int nextprime(int arraysize){
    int a[16] = {49663, 99907, 181031, 360461, 720703, 1400863, 2800519, 5600533, 11200031, 22000787, 44000027};
    int i = 0;
    while(arraysize >= a[i]){i++;}
    return a[i];

This is the insert function used in rehashing and everywhere else.

bool HashTable::insert(const std::string &k){
    int currentPos = findPos(k);
        return false;
    array[currentPos] = HashEntry(k, ACTIVE);
    if(++currentSize > array.size() / 2){
    return true;

What am I doing wrong here? Even if it's caused by rehashing, when no rehashing is done it is still 20MB and I believe 20MB is way too much for 100k items. This hashtable is supposed to contain like 8 million elements.

  • Is there a reason for storing an entire table per entry? It might help if you could post the code for assigning HashTable to HashEntry. – Jason Jan 2 '16 at 0:01
  • @Jason Every entry of a hash table can contain a hashtable in its entries. I couldn't think of anything other than this self-referential definition. And of course thank you for your help but I didn't understand what you meant by assigning HashTable to HashEntry. Those are different classes, can they be assigned to each other? – user2694307 Jan 2 '16 at 0:08
  • @Jason Also I didn't have any nested hashtables during these profilings. It was just one main hash table who had NULL for the HashTables in HashEntries. – user2694307 Jan 2 '16 at 0:11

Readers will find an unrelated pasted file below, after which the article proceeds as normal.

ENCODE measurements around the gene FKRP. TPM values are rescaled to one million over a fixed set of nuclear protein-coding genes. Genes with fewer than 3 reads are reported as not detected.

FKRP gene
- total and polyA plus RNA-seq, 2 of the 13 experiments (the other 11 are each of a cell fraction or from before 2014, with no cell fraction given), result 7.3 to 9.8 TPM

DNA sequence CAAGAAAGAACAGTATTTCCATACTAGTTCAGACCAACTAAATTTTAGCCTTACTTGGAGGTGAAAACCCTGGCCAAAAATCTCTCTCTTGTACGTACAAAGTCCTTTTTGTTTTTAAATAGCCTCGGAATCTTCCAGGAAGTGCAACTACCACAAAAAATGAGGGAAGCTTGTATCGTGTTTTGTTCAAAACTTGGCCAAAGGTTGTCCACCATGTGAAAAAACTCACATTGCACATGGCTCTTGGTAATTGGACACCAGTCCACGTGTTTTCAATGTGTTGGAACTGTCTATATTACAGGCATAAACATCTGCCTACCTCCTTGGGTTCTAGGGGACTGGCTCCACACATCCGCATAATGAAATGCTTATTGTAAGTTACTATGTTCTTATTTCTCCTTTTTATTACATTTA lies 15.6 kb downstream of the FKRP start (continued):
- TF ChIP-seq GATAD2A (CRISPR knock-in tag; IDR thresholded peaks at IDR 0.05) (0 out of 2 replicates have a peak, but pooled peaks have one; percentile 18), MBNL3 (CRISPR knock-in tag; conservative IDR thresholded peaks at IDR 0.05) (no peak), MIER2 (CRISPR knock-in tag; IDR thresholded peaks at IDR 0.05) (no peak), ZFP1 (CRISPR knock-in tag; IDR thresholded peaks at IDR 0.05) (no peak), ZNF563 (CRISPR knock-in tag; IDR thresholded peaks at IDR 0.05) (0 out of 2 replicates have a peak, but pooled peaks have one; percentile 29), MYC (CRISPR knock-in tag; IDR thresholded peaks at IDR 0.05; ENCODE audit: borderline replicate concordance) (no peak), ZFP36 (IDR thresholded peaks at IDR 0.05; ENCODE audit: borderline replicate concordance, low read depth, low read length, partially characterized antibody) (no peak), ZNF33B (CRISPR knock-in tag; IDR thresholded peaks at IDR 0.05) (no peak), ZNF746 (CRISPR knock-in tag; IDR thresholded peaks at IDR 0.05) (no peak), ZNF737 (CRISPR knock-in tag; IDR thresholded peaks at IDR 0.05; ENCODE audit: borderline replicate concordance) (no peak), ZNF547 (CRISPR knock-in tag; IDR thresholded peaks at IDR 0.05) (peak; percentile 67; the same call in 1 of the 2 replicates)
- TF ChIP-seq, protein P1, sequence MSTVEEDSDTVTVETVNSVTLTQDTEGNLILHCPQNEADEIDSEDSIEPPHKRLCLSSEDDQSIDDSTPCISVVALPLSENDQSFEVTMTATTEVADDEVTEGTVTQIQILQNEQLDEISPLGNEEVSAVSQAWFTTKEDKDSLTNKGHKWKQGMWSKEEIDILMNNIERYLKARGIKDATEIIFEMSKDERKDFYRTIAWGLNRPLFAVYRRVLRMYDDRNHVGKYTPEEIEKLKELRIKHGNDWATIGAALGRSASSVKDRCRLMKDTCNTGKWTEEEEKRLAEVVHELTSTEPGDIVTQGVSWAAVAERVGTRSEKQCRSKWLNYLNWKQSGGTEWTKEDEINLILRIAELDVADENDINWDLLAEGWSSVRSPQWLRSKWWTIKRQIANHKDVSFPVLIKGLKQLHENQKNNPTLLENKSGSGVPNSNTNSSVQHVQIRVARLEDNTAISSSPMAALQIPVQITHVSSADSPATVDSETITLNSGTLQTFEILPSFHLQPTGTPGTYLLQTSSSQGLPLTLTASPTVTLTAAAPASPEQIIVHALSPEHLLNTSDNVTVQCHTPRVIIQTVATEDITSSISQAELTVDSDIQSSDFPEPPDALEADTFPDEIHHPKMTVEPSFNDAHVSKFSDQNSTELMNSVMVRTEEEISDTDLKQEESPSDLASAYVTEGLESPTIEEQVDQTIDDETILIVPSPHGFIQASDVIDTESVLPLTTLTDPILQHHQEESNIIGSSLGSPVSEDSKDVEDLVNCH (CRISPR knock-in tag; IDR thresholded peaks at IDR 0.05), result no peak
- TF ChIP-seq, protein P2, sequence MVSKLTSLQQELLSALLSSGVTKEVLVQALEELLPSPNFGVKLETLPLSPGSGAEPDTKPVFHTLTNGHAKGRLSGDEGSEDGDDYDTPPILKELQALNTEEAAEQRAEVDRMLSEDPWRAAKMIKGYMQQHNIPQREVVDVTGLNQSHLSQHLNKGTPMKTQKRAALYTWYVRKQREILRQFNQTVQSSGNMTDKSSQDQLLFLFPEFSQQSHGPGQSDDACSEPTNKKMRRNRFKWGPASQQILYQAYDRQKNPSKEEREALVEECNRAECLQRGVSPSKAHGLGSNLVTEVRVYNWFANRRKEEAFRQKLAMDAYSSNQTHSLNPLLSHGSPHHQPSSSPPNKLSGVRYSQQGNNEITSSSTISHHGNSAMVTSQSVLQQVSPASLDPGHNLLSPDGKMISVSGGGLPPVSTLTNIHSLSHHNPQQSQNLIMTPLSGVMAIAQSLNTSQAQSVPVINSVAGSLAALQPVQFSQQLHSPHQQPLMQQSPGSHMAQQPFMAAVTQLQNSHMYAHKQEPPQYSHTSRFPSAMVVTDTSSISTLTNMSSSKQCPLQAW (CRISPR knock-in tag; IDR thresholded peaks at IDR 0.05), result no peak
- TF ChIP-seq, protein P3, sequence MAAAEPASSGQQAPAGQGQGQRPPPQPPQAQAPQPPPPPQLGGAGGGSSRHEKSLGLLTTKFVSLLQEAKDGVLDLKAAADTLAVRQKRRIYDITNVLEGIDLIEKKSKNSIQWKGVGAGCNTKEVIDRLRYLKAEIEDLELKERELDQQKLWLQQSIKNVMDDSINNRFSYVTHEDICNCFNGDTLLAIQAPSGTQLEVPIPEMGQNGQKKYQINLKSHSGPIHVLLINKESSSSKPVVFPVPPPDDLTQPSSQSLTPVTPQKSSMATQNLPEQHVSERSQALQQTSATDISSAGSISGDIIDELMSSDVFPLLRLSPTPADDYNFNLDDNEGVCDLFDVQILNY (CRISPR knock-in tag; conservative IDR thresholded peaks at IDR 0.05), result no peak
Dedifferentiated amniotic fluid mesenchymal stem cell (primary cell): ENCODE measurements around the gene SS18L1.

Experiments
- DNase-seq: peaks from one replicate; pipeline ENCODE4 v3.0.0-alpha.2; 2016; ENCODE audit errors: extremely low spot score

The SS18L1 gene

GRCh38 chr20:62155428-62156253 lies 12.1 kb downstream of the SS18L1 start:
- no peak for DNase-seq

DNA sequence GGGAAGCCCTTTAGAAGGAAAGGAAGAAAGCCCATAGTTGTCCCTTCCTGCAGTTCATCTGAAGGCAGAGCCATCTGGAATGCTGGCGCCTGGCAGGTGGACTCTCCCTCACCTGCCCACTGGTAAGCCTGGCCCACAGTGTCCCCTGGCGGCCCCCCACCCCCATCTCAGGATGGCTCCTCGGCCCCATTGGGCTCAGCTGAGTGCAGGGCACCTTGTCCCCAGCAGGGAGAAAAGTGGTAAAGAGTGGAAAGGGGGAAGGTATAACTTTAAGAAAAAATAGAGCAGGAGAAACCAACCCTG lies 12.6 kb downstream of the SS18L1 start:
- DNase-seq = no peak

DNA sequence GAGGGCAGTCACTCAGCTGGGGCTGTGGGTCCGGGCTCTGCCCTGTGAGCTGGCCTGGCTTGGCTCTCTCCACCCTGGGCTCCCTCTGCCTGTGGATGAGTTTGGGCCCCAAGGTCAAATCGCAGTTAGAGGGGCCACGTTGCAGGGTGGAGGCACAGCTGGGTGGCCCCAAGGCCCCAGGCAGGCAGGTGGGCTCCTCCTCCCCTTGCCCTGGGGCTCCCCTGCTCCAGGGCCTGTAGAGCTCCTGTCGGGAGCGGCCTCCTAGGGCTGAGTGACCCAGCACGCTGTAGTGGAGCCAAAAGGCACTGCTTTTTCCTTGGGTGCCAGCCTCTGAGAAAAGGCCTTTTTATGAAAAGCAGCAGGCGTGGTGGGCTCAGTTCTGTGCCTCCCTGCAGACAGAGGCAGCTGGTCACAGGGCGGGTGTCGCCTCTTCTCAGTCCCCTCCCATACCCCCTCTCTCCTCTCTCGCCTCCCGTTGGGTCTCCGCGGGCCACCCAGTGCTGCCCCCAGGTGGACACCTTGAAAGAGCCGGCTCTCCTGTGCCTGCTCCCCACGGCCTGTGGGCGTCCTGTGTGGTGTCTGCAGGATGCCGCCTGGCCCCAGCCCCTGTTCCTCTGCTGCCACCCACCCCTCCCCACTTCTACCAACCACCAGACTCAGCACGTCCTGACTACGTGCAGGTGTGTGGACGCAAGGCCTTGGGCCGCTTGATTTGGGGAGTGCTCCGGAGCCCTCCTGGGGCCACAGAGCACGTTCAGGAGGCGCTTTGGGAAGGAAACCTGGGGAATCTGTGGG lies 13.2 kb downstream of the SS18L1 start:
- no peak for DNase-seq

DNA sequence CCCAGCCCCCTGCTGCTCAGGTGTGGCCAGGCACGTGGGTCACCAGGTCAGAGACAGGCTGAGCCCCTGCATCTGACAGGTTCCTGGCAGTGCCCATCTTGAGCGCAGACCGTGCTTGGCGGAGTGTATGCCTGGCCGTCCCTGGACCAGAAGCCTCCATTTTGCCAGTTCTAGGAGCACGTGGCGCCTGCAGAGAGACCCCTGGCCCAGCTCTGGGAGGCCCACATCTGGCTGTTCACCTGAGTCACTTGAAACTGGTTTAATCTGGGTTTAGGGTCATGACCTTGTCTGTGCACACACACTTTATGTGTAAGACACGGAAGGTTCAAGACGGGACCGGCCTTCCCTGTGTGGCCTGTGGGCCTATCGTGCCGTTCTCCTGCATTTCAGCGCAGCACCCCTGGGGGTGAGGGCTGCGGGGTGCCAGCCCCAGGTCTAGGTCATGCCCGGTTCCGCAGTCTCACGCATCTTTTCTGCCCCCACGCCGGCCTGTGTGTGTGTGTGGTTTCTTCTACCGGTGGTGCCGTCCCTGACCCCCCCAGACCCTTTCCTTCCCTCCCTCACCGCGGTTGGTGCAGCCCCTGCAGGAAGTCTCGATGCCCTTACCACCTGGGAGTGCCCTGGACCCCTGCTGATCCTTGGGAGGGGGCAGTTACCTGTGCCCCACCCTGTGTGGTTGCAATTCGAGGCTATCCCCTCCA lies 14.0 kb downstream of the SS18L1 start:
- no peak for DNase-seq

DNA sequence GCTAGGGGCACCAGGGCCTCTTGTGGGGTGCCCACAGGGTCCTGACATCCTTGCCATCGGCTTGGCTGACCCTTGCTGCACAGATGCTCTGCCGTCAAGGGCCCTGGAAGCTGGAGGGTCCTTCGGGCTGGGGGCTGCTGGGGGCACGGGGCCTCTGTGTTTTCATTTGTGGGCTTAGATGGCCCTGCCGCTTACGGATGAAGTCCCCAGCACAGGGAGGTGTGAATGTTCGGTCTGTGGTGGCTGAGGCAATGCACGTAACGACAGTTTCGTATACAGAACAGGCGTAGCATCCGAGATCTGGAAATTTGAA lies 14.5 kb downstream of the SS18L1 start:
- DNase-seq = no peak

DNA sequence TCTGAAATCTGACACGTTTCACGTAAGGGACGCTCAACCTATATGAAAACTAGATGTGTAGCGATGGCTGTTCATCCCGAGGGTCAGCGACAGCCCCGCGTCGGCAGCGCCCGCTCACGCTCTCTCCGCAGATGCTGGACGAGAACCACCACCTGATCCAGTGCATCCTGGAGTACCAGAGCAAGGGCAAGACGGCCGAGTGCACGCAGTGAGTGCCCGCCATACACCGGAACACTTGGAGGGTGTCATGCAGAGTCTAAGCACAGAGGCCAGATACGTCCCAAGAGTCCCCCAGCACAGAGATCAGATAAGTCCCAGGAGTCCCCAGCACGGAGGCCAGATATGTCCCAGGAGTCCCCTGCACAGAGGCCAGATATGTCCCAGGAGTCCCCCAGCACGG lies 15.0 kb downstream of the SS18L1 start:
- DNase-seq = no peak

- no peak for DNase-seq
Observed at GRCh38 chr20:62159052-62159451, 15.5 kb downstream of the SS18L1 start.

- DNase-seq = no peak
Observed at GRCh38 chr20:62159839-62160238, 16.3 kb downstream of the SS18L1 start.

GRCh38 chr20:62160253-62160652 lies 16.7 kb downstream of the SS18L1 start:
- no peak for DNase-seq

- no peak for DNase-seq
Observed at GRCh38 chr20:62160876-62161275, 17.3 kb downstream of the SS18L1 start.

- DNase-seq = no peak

• @A.S.H During these profilings there was no nested hash table. So I didn't even touch them, I just called insert function and got these memory usages. – user2694307 Jan 2 '16 at 0:12
  • 1
    I guess "we are not allowed to" explains why you're not using std::unordered_map, which would be the obvious solution. – rici Jan 2 '16 at 0:45

Since you are using open addressing, half your hash slots have to be empty. Since HashEntry is quite large, storing a full HashEntry in each empty slot is terribly wasteful.

You should store your HashEntry structs somewhere else and put HashEntry* in your hash table, or switch to chaining with a much denser load factor. Either one will reduce this waste.

Also, if you're going to move HashEntry objects around, swap instead of copying, or use move semantics so you don't have to copy so many strings. Be sure to clear out the strings in any entries you're no longer using.

Also, even though you say you need HashTables of HashTables, you don't really explain why. It's usually more efficient to use one hash table with efficiently represented compound keys if small hash tables are not memory-efficient.